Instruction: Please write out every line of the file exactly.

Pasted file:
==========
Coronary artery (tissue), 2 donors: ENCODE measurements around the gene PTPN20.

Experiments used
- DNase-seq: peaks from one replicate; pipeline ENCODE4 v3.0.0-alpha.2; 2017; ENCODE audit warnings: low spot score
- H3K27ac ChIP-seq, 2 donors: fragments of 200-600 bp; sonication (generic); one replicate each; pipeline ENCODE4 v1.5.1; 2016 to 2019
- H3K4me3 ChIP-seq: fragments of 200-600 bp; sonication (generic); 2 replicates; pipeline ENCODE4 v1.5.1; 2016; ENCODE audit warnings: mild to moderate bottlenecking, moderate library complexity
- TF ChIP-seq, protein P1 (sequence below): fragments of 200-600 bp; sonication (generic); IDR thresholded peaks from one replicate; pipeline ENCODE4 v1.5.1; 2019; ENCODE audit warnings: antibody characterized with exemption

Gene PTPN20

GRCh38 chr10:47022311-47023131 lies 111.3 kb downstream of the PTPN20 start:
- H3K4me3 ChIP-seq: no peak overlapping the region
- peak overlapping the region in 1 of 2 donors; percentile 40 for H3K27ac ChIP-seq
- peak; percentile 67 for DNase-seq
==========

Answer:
Coronary artery (tissue), 2 donors: ENCODE measurements around the gene PTPN20.

Experiments used
- DNase-seq: peaks from one replicate; pipeline ENCODE4 v3.0.0-alpha.2; 2017; ENCODE audit warnings: low spot score
- H3K27ac ChIP-seq, 2 donors: fragments of 200-600 bp; sonication (generic); one replicate each; pipeline ENCODE4 v1.5.1; 2016 to 2019
- H3K4me3 ChIP-seq: fragments of 200-600 bp; sonication (generic); 2 replicates; pipeline ENCODE4 v1.5.1; 2016; ENCODE audit warnings: mild to moderate bottlenecking, moderate library complexity
- TF ChIP-seq, protein P1 (sequence below): fragments of 200-600 bp; sonication (generic); IDR thresholded peaks from one replicate; pipeline ENCODE4 v1.5.1; 2019; ENCODE audit warnings: antibody characterized with exemption

Gene PTPN20

GRCh38 chr10:47022311-47023131 lies 111.3 kb downstream of the PTPN20 start:
- H3K4me3 ChIP-seq: no peak overlapping the region
- peak overlapping the region in 1 of 2 donors; percentile 40 for H3K27ac ChIP-seq
- peak; percentile 67 for DNase-seq